Pleased to Meet Me by Bill Sullivan
Published by National Geographic Society on August 6, 2019
my rating: ★★★ ★
Goodreads avg: 4.35 (as of 2019-08-23)
disclaimer: I received an advanced copy of this book from the publisher in exchange for review consideration. All of the opinions presented below are my own.
Why are you attracted to a certain “type?” Why are you a morning person? Why do you vote the way you do? From a witty new voice in popular science comes a life-changing look at what makes you.
“I can’t believe I just said that.” “What possessed me to do that?” “What’s wrong with me?” We’re constantly seeking answers to these fundamental human questions, and now, science has the answers. Clever, relatable, and revealing, this eye-opening narrative from Indiana University School of Medicine professor Bill Sullivan explores why we do the things we do through the lens of genetics, microbiology, psychology, neurology, and family history. From what we love (and hate) to eat and who we vote for in political elections to when we lose our virginity and why some people find drugs so addicting, this illuminating book uses the latest scientific research to unveil the secrets of what makes us tick. Filled with fascinating insights–including how experiences that haunted our grandparents echo in our DNA, why the bacteria in our guts mess with our minds, and whether there really is a “murder gene”–this revolutionary book explains the hidden forces shaping who we are, pointing us on a path to how we might become our best selves.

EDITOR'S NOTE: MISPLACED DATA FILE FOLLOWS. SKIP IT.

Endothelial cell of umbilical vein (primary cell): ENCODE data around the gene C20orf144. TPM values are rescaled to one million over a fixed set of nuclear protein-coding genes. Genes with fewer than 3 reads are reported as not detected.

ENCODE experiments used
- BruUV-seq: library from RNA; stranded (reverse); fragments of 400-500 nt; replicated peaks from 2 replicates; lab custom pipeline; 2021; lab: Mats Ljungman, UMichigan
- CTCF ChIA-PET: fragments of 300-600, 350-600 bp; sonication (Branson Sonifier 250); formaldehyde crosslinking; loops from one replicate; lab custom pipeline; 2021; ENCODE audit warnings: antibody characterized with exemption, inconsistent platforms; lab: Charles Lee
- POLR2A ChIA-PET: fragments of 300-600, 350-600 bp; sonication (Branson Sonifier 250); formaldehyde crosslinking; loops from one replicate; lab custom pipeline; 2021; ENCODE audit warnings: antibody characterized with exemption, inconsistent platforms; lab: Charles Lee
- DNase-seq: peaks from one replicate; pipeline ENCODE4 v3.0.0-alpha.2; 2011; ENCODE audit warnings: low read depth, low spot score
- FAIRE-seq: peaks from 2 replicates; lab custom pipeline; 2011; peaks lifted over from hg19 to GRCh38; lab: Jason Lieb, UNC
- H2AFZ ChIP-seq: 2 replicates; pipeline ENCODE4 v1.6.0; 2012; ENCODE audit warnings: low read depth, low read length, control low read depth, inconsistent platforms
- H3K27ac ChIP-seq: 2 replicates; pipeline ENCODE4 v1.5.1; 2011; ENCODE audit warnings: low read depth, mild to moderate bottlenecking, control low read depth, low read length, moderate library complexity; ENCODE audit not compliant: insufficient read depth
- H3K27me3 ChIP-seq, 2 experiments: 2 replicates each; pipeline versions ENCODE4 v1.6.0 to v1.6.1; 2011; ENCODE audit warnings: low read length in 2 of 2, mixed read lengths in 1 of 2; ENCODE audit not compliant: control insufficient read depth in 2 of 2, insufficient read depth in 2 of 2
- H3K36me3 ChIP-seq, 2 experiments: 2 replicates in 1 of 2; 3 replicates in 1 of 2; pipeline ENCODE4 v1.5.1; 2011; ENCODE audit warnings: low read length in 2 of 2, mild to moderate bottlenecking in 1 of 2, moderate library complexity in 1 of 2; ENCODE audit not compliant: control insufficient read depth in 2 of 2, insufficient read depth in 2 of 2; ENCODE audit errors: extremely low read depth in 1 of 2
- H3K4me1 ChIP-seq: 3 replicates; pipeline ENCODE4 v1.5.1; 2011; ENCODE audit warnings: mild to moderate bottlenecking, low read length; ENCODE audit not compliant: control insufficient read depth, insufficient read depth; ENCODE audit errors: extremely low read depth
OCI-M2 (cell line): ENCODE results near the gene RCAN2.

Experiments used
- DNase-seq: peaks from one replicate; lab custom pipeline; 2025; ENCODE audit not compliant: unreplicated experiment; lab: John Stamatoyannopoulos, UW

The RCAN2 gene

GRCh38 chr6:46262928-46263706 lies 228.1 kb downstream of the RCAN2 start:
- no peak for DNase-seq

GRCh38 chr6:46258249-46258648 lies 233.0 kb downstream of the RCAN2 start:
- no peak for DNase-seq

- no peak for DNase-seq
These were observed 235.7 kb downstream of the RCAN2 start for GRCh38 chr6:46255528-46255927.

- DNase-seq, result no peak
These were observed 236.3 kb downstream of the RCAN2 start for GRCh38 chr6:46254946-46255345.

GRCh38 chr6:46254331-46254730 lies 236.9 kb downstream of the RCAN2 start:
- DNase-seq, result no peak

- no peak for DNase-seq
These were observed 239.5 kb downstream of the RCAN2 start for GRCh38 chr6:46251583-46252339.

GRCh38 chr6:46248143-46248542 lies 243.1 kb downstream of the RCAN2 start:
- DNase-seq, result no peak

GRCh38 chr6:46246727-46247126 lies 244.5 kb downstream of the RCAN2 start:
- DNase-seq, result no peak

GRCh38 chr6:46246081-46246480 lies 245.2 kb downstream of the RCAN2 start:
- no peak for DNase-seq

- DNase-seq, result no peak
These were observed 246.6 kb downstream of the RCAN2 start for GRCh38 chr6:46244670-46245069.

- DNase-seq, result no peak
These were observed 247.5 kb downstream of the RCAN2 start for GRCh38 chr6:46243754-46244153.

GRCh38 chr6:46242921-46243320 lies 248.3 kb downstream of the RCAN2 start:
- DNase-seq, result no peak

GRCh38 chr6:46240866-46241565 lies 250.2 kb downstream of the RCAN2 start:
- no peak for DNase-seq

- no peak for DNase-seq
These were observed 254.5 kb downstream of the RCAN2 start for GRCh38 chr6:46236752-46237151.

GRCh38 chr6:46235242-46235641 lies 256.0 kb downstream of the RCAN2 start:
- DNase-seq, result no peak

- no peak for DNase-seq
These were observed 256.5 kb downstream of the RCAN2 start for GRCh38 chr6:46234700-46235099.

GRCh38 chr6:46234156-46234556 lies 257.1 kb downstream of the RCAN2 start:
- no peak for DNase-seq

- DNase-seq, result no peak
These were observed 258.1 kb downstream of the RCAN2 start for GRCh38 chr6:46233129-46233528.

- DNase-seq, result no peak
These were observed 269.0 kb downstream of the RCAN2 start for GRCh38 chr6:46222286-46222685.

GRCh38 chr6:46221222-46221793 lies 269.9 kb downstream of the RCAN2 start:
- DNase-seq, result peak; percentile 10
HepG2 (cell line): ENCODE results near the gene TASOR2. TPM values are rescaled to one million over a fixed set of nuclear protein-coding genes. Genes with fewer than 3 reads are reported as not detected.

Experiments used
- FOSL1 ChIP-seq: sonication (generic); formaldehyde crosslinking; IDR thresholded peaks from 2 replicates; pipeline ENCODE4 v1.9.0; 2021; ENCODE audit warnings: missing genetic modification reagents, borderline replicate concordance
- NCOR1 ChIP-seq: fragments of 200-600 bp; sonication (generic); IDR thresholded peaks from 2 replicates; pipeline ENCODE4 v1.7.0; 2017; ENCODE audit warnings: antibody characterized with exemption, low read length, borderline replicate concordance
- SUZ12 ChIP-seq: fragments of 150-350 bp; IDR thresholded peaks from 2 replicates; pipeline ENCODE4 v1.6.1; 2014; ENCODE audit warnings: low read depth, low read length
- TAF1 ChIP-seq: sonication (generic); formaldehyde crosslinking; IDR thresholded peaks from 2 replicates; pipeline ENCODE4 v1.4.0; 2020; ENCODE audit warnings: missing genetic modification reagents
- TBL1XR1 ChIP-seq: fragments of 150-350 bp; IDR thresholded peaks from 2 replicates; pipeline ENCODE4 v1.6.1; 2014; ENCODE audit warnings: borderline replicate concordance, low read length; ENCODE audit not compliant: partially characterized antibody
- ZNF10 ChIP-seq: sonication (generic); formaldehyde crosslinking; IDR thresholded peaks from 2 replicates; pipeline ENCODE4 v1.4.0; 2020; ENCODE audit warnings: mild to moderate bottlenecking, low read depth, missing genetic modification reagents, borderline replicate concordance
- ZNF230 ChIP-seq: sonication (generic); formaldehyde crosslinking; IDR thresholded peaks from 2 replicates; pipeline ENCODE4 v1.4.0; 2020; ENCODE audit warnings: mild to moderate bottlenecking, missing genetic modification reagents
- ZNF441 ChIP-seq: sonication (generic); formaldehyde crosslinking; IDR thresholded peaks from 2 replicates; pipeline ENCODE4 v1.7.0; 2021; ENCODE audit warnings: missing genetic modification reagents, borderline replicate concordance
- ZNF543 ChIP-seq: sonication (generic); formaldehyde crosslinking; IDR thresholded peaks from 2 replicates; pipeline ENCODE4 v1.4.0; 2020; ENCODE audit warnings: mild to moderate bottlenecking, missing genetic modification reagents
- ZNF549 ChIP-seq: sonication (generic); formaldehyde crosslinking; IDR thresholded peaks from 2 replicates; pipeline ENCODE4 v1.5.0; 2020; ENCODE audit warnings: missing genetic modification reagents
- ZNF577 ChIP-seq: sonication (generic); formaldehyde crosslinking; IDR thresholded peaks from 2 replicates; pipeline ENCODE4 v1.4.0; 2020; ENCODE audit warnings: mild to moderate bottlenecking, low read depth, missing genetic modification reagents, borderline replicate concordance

In Pleased to Meet Me, Bill Sullivan sets out to explain what makes us, well, us. Conversationally written, this is absolutely geared toward the lay reader. While going in with a solid foundation of biology wouldn’t hurt, Sullivan lays each topic out carefully and provides sufficient background for readers to understand the more advanced topics being discussed. There is truly just enough information for us to glean what we need from each section and although I occasionally wanted more, I knew it wasn’t feasible to go more into depth while covering such a wide variety of topics.
This was an incredibly insightful read. I ended up bookmarking what felt like almost every page in the book and marked up countless passages. There are constant gems of information that are either fascinating all on their own or feel highly applicable to day-to-day life. My only complaint really is that Sullivan is a little too conversational at times, although that could just be my personal preference. He made endless cheesy jokes and had constant commentary that began to wear on me. But honestly, it’s a small price to pay for the amount that I learned reading this, especially considering what an easy read it was.
I really can’t recommend Pleased to Meet Me enough to those interested. While scholars on the topic may find this a bit too surface-level for their interests, this is certainly a wonderful primer for those who want to understand the interactions between genetics, environment, and family history. I’ll probably find myself leafing through it again in the future and am excited to see whether Sullivan puts out something similar again eventually.